Change Theory’s Elements Fitting the Scenario
Nursing leadership is associated with the need to implement changes. Different change models contain such basic elements as making people aware of the problem, implementing the change, and making a new model a norm (Nilsen, Wallerstedt, Behm, & Ahlström, 2018). These frameworks can help in addressing various situations as they can guide the change from an ineffective practice to a winning model.
The three major pillars of change theory, such as the development of awareness, the trial implementation of the selected change, and the adoption of the change, can be applied to address the problem identified for the inpatient psychiatric unit. It is necessary to draw attention to the problem of weaknesses in inpatient discharge records prescribed by the Joint Commission as they lead to increasing seclusion hours.
Using Change Theory to Address the Conflict
To contribute to decreasing seclusion hours, it is essential to make nurses responsible for completing patient discharge records aware of the negative effects of seclusion in the unit. The staff of psychiatric units tends to overuse seclusion and neglect other strategies due to the lack of knowledge (Wilson, Rouse, Rae, & Kar Ray, 2018). The development of a training program for nurses regarding the Joint Commission guidelines will be the first phase of the change implementation (“Specifications Manual for Joint Commission national quality measures,” 2015). Nurses will improve their skills in working with patient discharge records. The development and adoption of improved policies based on the Joint Commission guidelines will be the final stage.
Strategies and Rationale
The rationale for Choosing a Leadership Style
Change implementation requires transformational leadership. The reason is that, in this case, nurses responsible for filling and providing discharge records need to become motivated to address weaknesses in their approaches and refer to the Joint Commission guidelines. Working with a transformational leader, nurses will feel empowered and motivated to take an active part in the process of change (Goh, Ang, & Della, 2018). Therefore, desired results regarding decreasing seclusion hours will be achieved.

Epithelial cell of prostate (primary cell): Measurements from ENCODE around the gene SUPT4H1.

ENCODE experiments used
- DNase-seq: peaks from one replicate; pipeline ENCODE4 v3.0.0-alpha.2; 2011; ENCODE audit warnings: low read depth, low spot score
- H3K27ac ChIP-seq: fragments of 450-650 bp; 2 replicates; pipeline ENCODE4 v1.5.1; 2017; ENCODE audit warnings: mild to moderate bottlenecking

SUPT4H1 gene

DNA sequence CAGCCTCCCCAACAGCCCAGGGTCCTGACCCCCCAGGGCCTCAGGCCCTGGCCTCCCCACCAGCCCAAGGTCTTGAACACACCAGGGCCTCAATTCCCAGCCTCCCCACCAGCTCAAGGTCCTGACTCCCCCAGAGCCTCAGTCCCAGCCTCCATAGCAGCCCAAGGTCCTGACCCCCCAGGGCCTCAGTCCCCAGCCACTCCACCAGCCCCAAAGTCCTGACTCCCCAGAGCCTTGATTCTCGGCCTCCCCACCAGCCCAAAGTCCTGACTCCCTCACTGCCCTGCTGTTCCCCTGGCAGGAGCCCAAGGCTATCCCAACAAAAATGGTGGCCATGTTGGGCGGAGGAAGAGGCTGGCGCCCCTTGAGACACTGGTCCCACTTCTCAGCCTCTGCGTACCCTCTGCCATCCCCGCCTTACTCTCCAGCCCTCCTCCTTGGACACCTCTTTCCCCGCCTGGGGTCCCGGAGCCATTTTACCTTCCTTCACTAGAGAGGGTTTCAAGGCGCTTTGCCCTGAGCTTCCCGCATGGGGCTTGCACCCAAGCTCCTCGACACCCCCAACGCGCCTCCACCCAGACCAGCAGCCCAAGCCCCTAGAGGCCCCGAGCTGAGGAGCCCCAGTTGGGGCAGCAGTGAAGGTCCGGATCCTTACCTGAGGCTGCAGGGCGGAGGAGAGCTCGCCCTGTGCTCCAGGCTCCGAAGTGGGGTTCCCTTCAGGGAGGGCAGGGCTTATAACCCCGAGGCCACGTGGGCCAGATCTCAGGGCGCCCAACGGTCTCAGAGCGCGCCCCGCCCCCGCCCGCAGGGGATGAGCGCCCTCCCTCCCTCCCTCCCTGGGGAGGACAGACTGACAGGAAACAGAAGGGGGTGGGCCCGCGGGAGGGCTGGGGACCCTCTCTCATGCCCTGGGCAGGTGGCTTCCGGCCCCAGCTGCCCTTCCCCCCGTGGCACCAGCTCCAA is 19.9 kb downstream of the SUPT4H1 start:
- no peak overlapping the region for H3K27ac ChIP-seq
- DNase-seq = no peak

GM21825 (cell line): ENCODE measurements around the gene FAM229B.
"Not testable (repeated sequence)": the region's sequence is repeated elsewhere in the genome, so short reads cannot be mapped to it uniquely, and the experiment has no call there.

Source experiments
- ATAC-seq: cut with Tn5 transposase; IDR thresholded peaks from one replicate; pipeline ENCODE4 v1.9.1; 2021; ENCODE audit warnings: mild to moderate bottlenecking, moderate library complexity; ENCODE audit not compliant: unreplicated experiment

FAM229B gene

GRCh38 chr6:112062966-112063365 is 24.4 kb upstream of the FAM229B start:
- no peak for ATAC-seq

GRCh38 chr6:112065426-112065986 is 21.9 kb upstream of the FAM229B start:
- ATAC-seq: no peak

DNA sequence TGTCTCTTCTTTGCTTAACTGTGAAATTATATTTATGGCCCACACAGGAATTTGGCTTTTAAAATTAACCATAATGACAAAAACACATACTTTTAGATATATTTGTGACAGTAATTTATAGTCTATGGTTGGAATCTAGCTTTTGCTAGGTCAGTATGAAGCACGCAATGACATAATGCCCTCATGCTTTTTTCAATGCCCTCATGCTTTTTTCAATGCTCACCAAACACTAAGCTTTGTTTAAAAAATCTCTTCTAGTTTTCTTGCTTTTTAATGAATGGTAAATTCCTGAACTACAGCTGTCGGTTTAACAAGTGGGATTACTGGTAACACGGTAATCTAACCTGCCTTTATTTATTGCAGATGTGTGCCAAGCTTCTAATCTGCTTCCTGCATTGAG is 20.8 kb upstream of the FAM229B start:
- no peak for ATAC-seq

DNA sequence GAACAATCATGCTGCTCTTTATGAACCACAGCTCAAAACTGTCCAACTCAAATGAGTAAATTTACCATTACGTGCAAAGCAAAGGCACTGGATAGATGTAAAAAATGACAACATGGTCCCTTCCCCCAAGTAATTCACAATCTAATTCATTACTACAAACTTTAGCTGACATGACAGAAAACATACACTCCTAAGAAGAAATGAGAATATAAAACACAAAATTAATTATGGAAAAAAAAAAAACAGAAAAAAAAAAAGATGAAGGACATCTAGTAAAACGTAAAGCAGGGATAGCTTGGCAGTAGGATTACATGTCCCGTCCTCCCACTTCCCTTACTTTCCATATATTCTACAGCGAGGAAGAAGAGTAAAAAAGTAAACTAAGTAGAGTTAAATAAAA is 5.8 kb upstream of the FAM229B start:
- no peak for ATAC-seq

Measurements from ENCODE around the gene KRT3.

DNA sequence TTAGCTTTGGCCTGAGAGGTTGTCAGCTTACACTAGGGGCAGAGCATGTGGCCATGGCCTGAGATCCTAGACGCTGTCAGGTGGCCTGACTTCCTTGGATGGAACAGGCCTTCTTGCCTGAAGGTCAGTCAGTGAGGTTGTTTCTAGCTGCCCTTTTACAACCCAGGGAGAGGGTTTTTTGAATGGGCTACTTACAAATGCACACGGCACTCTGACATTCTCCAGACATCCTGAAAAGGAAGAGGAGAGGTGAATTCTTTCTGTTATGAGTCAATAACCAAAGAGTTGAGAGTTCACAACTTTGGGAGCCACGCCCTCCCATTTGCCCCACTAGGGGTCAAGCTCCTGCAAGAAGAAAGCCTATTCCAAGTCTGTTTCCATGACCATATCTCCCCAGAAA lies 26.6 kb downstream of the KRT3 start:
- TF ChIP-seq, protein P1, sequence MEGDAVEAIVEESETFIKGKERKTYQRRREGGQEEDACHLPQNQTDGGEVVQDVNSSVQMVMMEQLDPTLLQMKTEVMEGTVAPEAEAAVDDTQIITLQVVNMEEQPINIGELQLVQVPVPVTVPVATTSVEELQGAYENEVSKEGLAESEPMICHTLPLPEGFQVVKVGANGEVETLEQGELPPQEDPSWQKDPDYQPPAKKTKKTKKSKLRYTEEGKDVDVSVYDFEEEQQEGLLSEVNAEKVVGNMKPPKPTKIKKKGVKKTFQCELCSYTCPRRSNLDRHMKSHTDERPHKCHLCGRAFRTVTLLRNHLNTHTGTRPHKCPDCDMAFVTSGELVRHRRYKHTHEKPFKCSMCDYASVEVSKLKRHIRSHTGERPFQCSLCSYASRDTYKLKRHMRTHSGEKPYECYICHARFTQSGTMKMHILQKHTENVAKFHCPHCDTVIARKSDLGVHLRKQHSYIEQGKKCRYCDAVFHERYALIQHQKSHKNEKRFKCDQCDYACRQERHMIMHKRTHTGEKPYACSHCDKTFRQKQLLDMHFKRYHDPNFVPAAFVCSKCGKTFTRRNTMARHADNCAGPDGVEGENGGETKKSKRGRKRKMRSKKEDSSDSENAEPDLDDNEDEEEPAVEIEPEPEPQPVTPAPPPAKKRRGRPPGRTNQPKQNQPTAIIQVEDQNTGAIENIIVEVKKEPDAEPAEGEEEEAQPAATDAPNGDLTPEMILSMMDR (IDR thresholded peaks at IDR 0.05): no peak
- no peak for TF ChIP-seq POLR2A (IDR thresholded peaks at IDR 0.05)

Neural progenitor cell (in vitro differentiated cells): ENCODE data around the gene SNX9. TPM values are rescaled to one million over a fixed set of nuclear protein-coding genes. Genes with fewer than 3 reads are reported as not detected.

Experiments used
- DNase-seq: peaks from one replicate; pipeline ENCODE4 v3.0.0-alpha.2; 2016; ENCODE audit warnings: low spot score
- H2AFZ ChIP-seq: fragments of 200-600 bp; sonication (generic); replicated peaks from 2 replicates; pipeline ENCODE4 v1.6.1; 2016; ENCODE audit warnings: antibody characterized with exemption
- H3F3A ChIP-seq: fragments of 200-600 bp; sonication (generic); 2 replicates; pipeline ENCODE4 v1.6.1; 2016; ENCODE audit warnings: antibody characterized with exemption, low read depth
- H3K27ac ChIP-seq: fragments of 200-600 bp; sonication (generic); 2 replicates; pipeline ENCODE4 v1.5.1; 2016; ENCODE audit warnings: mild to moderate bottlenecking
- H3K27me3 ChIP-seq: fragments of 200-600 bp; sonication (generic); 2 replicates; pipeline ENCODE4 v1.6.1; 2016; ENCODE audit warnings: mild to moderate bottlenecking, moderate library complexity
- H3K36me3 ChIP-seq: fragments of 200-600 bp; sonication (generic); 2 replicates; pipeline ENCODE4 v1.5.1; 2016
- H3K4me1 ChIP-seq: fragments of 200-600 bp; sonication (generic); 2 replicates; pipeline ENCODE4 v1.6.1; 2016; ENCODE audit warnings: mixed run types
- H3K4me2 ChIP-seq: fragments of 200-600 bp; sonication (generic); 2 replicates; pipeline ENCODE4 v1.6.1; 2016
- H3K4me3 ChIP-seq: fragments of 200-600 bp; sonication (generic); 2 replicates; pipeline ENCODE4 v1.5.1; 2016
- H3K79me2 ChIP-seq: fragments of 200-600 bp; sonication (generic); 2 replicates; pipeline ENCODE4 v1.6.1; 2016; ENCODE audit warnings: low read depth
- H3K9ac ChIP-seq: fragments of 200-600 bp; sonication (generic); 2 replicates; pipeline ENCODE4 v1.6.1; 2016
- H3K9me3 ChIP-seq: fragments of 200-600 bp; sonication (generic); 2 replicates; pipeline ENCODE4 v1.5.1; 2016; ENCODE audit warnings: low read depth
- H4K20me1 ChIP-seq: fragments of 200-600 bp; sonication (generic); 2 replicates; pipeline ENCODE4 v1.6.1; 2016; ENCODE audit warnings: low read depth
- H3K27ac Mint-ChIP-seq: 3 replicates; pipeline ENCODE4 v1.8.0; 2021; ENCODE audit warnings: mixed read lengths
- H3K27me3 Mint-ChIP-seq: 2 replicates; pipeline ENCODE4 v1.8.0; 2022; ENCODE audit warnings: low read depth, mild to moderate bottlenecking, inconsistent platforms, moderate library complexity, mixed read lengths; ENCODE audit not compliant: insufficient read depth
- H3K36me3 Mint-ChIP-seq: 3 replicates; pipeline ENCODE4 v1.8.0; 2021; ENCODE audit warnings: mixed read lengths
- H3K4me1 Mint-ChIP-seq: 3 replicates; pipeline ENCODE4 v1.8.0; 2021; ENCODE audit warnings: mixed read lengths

One of the interventions should be a training program for the nursing staff in the inpatient psychiatric unit. The program should include lectures on using the Joint Commission guidelines, discussions, and simulations (“Specifications Manual for Joint Commission national quality measures,” 2015). A transformational leader will help nurses learn the ways to deal with long seclusion hours and provide high-quality care to patients.
Measuring Success in Leadership
To measure the success of transformational leadership and implementing a training program for nurses in the inpatient psychiatric unit, it is necessary to monitor work with patient discharge records and estimate the number of seclusion hours. The number of errors in inpatient discharge records and minutes spent for filling in and sharing protocols should also be calculated (Wilson et al., 2018). As a result, it will be possible to measure how transformational leadership could influence nurses’ awareness of effective strategies to avoid patients’ seclusion and methods to address problems.
The key barrier to the change implementation in the inpatient psychiatric unit is nurses’ resistance to change, as well as the lack of time and resources. Resistance can be addressed through communicating, raising nurses’ awareness of the issue of seclusion hours, and creating a sense of urgency. The unit’s administration should also allocate certain funds to ensure nurses have access to the required resources to work with discharge records.
The development of the intervention, as well as the implementation of change, should be guided by and consistent with certain professional standards. In this case, the guidelines developed by the Joint Commission for inpatient psychiatric services are important to provide a nurse leader with information regarding the change implementation. Thus, these standards were used to identify deficiencies in the used procedure, and they can be included in the training plan to help nurses learn effective strategies and methods to work with discharge records and manage various situations that can take place in their psychiatry unit.
Goh, A. M. J., Ang, S. Y., & Della, P. R. (2018). Leadership style of nurse managers as perceived by registered nurses: A cross-sectional survey. Proceedings of Singapore Healthcare, 10(1), 1-6. Web.
Nilsen, P., Wallerstedt, B., Behm, L., & Ahlström, G. (2018). Towards evidence-based palliative care in nursing homes in Sweden: A qualitative study informed by the organizational readiness to change theory. Implementation Science, 13(1), 1-12. Web.
Specifications manual for Joint Commission national quality measures. (2015). Web.
Wilson, C., Rouse, L., Rae, S., & Kar Ray, M. (2018). Mental health inpatients’ and staff members’ suggestions for reducing physical restraint: A qualitative study. Journal of Psychiatric and Mental Health Nursing, 2(8), 1-12. Web.